Australian children more likely to miss kinder, international study shows

By Madeleine Heffernan

Australian students are almost twice as likely to start school without kindergarten or preschool than the OECD average, raising concerns about the effect on academic performance in later years.

The world’s largest study of 15-year-old students found 11.5 per cent of Australian students did not attend pre-primary school or attended for less than a year, compared with the OECD average of 6.2 per cent.

The Organisation for Economic Co-operation and Development’s PISA test found students who had not attended pre-primary school or attended for less than a year “scored lower in reading at the age of 15 than students who had attended for between one and three years, before and after accounting for students’ and schools’ socioeconomic profile”.

While the research does not detail a link between Australian students’ time at preschool and their reading scores, the OECD said there was growing evidence about the importance of high-quality pre-primary education.

Australian research has found a “significant positive association between attendance at preschool programs and year 3 NAPLAN results”. In addition, students who had attended at least one year of pre-school had higher achievement than those who attended less than one year of preschool (for reading achievement) or did not attend at all (for mathematics and science achievement).

Sue Thomson, deputy CEO (research) at the Australian Council for Educational Research – which manages the PISA test for the federal, state and territory governments – said children who started primary school behind their peers did not catch up.

“If kids start school behind they never really catch up and the distance between the ones who do have the pre-primary education and the ones who don’t actually gets bigger as the years go by,” she said. “If kids start behind, they end up behind at years 10 and 11.”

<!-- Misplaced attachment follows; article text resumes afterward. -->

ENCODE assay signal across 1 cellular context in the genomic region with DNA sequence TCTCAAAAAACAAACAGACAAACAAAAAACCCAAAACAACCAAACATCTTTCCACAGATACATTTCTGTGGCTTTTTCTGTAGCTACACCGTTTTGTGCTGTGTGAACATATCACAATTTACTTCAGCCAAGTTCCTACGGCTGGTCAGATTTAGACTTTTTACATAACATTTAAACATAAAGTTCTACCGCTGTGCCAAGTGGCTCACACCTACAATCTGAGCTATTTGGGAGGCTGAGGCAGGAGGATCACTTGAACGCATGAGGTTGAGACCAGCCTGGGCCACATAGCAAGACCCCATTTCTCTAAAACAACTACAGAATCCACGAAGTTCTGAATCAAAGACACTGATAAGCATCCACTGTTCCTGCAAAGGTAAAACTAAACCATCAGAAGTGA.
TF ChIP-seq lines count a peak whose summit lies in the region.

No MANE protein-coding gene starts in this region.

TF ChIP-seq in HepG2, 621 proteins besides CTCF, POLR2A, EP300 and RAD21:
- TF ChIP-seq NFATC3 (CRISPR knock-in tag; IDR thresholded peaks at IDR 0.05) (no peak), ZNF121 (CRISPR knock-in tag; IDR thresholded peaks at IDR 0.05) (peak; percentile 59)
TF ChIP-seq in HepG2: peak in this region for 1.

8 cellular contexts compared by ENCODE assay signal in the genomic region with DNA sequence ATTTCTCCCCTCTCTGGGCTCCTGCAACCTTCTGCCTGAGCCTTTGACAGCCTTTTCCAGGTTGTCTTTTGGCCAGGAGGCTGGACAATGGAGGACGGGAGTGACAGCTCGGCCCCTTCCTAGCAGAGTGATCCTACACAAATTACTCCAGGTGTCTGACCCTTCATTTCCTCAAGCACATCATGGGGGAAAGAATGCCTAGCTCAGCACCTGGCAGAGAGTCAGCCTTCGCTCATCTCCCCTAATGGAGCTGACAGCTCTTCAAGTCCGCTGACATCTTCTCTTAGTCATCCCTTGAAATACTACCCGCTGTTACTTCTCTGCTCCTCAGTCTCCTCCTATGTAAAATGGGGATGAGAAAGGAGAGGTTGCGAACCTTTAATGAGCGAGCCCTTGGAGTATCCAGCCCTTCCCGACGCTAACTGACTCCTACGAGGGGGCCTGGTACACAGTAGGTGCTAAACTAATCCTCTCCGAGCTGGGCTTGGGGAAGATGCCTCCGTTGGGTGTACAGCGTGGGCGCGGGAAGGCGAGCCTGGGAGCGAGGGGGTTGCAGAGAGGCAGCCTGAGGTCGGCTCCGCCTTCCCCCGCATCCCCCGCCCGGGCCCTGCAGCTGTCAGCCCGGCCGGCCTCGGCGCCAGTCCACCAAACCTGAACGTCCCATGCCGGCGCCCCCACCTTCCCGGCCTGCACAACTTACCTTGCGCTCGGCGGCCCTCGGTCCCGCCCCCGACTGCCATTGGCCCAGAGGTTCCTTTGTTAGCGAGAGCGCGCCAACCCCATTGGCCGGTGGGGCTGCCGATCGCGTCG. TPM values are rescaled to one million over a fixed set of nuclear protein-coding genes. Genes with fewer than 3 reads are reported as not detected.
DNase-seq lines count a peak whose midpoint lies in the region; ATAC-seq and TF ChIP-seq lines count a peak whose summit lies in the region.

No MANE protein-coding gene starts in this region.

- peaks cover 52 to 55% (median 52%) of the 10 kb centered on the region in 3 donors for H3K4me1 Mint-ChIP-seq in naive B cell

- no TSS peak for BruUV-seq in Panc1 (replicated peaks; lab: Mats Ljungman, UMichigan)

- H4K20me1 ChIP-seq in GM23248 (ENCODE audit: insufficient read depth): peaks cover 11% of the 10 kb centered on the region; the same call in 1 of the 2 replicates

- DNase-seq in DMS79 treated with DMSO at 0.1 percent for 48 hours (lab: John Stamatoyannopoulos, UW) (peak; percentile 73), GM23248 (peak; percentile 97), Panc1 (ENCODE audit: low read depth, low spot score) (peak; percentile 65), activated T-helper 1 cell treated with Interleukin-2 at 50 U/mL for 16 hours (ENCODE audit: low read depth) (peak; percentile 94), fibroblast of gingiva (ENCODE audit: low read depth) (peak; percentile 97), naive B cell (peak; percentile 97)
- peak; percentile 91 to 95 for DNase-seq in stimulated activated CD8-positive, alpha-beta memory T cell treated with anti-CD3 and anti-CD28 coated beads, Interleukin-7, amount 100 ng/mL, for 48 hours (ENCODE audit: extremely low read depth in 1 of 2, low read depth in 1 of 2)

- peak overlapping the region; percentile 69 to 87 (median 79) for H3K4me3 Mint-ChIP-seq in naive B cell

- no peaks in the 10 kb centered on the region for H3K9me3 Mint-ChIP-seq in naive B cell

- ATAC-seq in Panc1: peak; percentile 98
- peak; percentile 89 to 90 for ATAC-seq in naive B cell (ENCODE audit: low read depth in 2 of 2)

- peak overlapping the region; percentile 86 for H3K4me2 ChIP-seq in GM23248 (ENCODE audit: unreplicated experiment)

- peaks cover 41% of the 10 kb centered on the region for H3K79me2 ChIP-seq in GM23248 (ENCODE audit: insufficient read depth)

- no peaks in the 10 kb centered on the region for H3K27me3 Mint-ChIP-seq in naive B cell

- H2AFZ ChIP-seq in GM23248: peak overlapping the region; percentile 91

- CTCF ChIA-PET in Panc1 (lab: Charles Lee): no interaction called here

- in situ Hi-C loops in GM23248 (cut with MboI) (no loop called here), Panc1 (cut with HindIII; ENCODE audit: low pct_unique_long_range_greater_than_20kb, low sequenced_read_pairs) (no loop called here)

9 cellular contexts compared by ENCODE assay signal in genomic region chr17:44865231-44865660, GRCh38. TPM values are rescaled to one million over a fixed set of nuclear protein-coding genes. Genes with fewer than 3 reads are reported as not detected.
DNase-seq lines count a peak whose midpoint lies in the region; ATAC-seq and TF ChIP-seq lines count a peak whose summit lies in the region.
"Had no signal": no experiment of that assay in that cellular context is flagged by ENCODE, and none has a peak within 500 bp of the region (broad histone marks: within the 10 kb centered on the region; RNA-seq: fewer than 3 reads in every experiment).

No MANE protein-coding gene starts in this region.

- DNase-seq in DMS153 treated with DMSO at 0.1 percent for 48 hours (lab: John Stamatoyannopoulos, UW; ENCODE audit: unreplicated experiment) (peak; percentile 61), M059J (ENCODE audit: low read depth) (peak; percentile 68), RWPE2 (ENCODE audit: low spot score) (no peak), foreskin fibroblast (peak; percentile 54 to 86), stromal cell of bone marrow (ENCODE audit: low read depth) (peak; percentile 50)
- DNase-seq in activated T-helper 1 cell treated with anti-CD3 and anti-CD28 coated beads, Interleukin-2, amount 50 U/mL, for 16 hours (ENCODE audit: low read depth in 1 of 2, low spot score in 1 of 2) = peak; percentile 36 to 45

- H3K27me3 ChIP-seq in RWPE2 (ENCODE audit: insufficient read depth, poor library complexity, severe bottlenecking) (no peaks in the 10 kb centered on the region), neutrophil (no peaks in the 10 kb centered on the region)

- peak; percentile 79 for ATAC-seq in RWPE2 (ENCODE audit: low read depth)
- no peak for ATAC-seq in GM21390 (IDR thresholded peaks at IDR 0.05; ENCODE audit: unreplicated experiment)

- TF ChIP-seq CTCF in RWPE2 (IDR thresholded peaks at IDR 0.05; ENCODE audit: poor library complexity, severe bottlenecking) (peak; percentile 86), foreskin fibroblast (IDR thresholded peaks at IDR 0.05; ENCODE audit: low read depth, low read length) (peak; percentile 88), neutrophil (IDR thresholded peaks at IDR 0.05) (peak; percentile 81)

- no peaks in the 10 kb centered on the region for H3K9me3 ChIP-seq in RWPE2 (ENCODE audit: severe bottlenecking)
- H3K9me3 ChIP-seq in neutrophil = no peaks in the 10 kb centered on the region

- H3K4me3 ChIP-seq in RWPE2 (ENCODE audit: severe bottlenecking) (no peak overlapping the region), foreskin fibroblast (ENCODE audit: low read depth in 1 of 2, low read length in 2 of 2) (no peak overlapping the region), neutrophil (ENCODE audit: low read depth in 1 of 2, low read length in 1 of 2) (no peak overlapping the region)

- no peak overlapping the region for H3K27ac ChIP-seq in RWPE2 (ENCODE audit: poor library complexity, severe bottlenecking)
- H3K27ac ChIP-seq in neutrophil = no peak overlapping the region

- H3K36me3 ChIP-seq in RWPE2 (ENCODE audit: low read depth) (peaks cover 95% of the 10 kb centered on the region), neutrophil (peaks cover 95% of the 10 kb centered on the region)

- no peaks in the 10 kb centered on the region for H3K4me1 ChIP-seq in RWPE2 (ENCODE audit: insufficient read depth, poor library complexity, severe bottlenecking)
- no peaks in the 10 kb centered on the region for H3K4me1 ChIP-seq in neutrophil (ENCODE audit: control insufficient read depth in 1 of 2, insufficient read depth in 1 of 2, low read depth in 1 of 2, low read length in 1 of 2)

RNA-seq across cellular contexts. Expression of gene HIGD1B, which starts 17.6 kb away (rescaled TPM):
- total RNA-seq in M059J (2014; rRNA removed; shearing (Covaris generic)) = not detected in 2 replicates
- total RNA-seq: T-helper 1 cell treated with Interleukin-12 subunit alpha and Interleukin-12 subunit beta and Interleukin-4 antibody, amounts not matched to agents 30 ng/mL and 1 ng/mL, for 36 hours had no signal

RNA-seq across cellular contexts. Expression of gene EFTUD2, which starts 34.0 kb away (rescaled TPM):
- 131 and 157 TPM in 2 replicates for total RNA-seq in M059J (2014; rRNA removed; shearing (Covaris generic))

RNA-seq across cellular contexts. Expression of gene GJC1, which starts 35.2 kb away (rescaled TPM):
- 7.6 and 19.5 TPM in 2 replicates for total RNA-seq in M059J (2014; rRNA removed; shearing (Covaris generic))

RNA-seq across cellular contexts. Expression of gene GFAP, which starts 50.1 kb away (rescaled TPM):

The OECD report said some countries might have lower rates of pre-primary attendance due to longer parental leave, cultures in which infants are cared for in the home, and earlier access to primary education.

Dr Thomson said Australia’s relatively low levels of preschool attendance were probably due to low government subsidies and the fractured childcare system.

Preschool attendance is not compulsory, although the Australian, state and territory governments since 2008 have committed to boosting participation, and some jurisdictions are introducing subsidised preschool programs for all three-year-olds, according to the Australian Institute of Health and Welfare.

The latest official figures showed there were almost 336,000 children aged four or five enrolled in a preschool program last year, up 0.7 per cent. The number of Aboriginal and Torres Strait Islander children aged four or five enrolled in a preschool programs jumped by 9.5 per cent to just over 19,500.

The OECD’s report, released on Tuesday evening, said research suggested early education could boost children’s cognitive development and wellbeing, later academic achievement and even adult earnings.

“In addition, early education programs are cost-effective interventions with substantial economic returns to investment. The benefits of attendance at pre-primary education tend to be greater for socioeconomically disadvantaged children,” it said.

PISA tests the reading, writing and mathematics of 15-year-olds across the globe every three years. Australian students recorded their worst results in 2018, and were about a full school year behind where Australians were at the turn of the millennium.

The 2018 test involved about 600,000 15-year-old students in 79 countries and economies.

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Doctora en Cs. de la Educación, Magíster en Desarrollo Curricular y Licenciada en Relaciones Industriales.

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Australian children more likely to miss kinder, international study shows – Sarraute Educación María Magdalena

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